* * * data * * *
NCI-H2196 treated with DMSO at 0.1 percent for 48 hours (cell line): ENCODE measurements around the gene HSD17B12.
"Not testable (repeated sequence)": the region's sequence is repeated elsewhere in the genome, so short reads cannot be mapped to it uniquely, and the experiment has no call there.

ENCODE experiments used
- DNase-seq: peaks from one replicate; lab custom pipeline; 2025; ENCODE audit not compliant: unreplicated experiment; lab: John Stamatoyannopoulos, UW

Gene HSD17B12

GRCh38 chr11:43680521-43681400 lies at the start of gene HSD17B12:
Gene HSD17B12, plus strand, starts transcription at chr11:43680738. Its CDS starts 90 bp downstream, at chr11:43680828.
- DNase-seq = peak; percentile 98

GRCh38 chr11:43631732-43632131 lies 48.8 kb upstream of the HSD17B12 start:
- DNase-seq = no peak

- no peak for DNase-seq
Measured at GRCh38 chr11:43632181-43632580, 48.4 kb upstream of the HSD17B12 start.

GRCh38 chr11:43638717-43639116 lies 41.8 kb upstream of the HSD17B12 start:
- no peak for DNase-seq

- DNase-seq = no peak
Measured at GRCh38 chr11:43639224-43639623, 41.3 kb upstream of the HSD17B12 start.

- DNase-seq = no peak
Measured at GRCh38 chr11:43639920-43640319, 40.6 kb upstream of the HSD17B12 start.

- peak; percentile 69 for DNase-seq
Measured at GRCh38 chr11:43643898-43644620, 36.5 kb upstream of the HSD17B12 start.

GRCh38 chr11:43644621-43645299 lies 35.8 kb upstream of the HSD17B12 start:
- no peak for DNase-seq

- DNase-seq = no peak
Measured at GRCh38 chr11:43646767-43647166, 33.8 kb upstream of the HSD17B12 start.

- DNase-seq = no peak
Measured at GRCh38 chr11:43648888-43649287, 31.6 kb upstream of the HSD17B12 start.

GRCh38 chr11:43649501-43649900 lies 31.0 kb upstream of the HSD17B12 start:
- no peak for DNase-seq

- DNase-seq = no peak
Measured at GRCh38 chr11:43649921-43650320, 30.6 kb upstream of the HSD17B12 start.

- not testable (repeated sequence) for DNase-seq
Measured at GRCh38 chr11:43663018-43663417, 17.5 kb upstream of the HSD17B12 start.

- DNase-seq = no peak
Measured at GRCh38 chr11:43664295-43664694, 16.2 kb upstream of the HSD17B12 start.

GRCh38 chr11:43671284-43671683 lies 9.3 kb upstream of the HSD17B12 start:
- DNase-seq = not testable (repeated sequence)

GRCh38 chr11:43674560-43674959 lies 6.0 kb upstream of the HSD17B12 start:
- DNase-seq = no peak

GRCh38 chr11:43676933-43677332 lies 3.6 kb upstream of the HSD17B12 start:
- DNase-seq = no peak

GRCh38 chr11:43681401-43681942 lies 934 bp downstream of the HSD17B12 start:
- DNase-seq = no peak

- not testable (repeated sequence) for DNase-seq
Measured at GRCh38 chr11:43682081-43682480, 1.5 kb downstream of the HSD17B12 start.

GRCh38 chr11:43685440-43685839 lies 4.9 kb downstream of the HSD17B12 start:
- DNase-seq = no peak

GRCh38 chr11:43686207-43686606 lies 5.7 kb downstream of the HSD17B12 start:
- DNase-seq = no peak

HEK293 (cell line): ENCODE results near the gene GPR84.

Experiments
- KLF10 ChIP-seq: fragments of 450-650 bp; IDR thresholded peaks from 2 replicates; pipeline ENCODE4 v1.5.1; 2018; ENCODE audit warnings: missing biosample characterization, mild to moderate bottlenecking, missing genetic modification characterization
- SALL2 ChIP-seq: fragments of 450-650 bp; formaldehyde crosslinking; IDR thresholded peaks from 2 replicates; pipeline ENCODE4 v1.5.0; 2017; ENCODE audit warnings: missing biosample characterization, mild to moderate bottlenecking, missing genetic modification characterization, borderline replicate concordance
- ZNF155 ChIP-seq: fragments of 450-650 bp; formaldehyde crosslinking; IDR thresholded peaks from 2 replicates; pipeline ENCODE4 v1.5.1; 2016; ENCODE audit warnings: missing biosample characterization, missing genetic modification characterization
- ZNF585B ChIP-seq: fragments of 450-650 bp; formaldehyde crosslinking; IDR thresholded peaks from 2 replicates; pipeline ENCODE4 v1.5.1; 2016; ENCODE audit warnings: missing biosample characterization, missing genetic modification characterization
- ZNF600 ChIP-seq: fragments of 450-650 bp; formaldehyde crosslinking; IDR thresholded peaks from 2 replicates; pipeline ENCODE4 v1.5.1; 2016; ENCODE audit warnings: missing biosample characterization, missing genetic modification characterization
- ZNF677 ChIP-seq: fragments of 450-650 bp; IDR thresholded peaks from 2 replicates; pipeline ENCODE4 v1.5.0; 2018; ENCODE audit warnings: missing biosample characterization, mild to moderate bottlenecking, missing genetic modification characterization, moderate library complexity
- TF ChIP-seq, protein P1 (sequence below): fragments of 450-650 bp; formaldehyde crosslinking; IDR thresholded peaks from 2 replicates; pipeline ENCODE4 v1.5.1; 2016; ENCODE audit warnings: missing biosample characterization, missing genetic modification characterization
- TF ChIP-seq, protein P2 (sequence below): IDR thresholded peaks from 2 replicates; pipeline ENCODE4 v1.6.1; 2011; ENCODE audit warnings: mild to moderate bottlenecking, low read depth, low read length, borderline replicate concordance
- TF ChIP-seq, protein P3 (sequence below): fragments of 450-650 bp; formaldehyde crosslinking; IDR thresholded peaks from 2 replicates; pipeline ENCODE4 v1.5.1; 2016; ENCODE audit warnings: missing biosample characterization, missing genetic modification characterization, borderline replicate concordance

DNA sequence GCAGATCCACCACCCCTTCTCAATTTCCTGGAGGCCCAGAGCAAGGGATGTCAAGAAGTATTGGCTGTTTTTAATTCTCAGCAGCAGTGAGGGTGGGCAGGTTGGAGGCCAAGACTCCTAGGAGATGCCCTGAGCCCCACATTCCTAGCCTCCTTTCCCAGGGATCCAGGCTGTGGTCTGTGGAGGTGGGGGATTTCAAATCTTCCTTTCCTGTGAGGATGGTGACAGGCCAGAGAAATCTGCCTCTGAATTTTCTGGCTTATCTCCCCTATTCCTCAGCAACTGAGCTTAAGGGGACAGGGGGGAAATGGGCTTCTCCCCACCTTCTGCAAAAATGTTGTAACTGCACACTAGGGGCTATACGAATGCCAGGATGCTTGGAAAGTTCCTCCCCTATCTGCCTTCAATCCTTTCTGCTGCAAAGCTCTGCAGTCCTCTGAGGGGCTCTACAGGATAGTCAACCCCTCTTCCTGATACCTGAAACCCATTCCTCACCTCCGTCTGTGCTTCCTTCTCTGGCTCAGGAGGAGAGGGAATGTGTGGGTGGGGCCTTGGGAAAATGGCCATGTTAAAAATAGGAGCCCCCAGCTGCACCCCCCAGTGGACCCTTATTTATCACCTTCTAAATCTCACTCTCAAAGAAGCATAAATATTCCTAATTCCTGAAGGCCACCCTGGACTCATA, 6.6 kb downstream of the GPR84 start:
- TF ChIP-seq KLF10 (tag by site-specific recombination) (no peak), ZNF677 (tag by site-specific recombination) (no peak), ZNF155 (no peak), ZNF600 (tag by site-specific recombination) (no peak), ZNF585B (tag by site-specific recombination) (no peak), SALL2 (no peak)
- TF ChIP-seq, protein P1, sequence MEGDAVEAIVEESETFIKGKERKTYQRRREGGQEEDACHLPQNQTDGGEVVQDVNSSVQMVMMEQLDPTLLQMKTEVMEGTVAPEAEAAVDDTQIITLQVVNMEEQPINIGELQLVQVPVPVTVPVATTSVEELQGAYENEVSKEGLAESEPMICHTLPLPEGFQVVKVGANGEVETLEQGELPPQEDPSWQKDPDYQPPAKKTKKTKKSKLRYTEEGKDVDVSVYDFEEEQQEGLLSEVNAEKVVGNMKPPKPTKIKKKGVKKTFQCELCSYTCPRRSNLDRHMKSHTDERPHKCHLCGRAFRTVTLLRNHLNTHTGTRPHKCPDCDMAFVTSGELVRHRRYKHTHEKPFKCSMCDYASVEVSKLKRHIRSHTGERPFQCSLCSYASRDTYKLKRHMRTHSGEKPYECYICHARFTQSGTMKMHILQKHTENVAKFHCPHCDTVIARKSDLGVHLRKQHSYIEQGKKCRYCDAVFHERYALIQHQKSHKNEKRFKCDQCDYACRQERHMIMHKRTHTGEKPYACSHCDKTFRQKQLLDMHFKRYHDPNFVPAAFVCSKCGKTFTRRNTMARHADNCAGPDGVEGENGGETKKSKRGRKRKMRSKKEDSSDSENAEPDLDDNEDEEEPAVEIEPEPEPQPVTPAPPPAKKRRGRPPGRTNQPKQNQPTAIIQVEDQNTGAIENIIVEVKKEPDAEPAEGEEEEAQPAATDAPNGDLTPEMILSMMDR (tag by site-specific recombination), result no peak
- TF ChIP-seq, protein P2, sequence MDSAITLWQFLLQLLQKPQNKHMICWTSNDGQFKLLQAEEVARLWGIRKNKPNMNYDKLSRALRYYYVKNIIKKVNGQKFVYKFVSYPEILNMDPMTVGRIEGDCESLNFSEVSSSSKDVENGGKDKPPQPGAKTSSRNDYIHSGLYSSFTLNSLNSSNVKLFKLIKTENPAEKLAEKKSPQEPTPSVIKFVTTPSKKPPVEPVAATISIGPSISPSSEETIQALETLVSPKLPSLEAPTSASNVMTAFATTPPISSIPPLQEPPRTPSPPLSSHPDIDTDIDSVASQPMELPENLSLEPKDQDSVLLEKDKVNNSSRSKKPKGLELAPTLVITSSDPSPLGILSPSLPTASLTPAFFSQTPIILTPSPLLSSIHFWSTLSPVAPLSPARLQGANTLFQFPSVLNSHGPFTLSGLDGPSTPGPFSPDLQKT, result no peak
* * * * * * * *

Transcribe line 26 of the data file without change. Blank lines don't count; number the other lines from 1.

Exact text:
Measured at GRCh38 chr11:43648888-43649287, 31.6 kb upstream of the HSD17B12 start.